Eating essentially two brunches earlier in the day (cc: T. Pot and Beltliner), the word "full" was an understatement. Thus, it was appropriate to burn off all those calories with shopping, and more shopping. After consecutive trips to the CORE and Chinook, we finally settled in for a late-ish dinner at Chefbar.
Chefbar is the brand new baby and brainchild of chef/owner Shaun Desaulniers. Reading his little autobiographical blurb on the restaurant's website, he's certainly accomplished and a veteran of the industry. Having been opened for just four short months, the restaurant is small and intimate, with an outdoor patio spilling out on 11th avenue. We had a little trouble finding the place since it doesn't exactly stand out against the building it shares with various other businesses. Their signage is small, so just look out for the Gerry Thomas Gallery awning and you're golden.
Menus are strapped to wooden boards and features only a small sampling of dishes. Less items = better quality? Let's hope.
Before we decided on what to order, the waiter let us know that all the plates on the menu are meant to be shared, and recommended that we split two mains and a side between the 3 of us. We heeded his advice, although I took on a main by myself (albeit a lighter one) and SC and EC shared a side and a main.
Chefbar also has a sizable drinks menu, consisting of diverse cocktails, beers, and wines. SC and EC started with the Perfect Margarita ($12.00) which was a blend of El Jimador Blanco tequila, Cointreau, fresh lime juice, mint, and orange juice. I don't drink so I passed on trying a sip, but SC and EC really enjoyed it.
The waiter didn't know that we weren't sharing everything, so all the dishes came out in a haphazard fashion.
First to arrive on the table was the roasted cauliflower steak ($8.00) flavoured with smoked paprika oil, capers, and flat leaf parsley. A really simple dish but quite flavourful.
For my dinner, I chose the salmon belly & lobster cake ($19.00) which featured two small salmon and lobster cakes, topped with arugula, fennel, and apple in a lemon dressing. A smear of sriracha aioli and a grilled half lemon completes the dish. The cakes were borderline burnt, but I do prefer them having a crispy crust than nothing at all, even if it meant that the innards were slightly dry. The srirachi aioli had a really nice flavour, but the salmon and lobster cakes themselves were suuuper salty. A lighter touch with the seasoning and the dish would have been a winner for me.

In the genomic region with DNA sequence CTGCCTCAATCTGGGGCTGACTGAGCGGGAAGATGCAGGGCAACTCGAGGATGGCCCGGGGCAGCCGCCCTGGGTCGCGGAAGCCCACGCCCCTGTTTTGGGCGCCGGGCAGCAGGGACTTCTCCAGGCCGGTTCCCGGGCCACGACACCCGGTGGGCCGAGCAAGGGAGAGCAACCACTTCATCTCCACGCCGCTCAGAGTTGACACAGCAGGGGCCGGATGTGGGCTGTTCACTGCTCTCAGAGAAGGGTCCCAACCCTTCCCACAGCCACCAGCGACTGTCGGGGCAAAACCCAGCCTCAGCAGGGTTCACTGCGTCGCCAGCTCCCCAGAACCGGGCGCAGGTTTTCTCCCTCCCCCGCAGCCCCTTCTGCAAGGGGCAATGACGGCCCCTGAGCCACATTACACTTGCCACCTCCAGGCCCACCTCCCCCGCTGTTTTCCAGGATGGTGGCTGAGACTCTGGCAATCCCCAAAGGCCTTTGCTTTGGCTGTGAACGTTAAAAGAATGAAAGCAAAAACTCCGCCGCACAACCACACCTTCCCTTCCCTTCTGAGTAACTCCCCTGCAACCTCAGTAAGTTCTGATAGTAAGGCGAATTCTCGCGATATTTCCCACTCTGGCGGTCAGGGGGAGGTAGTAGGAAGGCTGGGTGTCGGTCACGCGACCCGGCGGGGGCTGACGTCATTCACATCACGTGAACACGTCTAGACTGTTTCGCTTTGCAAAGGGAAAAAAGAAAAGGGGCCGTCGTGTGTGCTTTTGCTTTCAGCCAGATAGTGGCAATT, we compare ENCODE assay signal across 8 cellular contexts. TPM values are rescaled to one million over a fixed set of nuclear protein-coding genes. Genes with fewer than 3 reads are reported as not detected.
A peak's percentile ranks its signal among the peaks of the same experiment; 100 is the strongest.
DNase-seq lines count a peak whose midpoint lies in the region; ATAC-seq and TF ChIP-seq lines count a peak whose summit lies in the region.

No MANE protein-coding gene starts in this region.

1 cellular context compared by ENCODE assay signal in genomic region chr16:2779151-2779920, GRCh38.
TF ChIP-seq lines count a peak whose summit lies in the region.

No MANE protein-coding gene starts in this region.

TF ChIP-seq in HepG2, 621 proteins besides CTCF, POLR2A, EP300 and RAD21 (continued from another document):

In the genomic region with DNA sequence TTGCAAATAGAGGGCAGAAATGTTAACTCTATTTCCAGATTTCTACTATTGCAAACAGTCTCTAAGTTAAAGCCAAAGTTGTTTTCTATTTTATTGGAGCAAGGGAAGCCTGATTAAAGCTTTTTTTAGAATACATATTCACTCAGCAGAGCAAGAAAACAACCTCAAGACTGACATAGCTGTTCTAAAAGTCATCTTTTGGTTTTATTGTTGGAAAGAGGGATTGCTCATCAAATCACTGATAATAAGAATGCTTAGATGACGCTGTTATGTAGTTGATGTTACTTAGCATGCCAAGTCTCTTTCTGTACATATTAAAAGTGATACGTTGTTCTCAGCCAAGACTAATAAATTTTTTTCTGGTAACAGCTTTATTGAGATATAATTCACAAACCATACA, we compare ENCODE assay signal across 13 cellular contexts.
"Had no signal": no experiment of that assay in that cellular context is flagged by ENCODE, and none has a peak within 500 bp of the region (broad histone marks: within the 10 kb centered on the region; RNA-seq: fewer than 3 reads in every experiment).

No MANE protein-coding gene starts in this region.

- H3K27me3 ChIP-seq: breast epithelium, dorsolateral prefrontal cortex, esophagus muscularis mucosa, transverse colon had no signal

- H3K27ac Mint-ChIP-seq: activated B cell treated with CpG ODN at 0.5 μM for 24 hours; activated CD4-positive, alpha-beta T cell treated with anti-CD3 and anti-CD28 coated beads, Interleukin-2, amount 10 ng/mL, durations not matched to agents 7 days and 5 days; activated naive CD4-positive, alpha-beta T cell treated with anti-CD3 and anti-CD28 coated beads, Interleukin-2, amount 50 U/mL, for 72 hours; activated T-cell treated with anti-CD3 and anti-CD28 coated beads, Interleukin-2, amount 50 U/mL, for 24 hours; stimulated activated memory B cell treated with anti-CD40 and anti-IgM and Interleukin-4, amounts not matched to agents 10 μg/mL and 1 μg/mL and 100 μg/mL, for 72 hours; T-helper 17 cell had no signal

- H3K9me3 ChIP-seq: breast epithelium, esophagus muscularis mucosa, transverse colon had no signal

To end off the dinner, SC and EC shared the braised short ribs ($24.00?) which came on top of a mushroom shallot risotto, with roasted carrots, and natural jus (see first photo). Apparently they took it off their menu because I can no longer find it on the website. When the dish first came out, we all had a try of the risotto and collectively agreed that it seemed a little undercooked as the rice was a bit hard. When the waiter came by to check on us, SC mentioned it to him and he told us that risotto is traditionally served "al dente." Sure, I can understand al dente, but the rice wasn't tender and really was too hard for it to be enjoyable. No matter, he took the dish back asking if we wanted the rice cooked longer or the dish substituted with another item on the menu.
Not wanting to make any more unnecessary fuss, SC and EC asked that the risotto just be cooked longer, although I assume the restaurant made a fresh batch as it took quite a while for the plate to come back. By this time, I was already done eating and excused myself to the washroom (which is really teeny tiny by the way) and wasn't there when the waiter brought the dish back out. Apparently he had mentioned (again!) that "risotto should be cooked al dente" and "understand that what we had now was overcooked." Overcooked or not, SC and EC had no problems with the new plate.
I'm sure it wasn't his intention, but the waiter's comment left us with a bad taste in our mouths. Go ahead, defend your philosophy and vision, but you don't have to do it in a derogatory way by insinuating what the customer prefers is actually wrong since the dish is now "overcooked." I'm not usually one to make negative comments about service (if you know me, I'm not a confrontational person -- like, at all), and for the most part, service was friendly and fine, but it's not our first rodeo, so get off your high horse.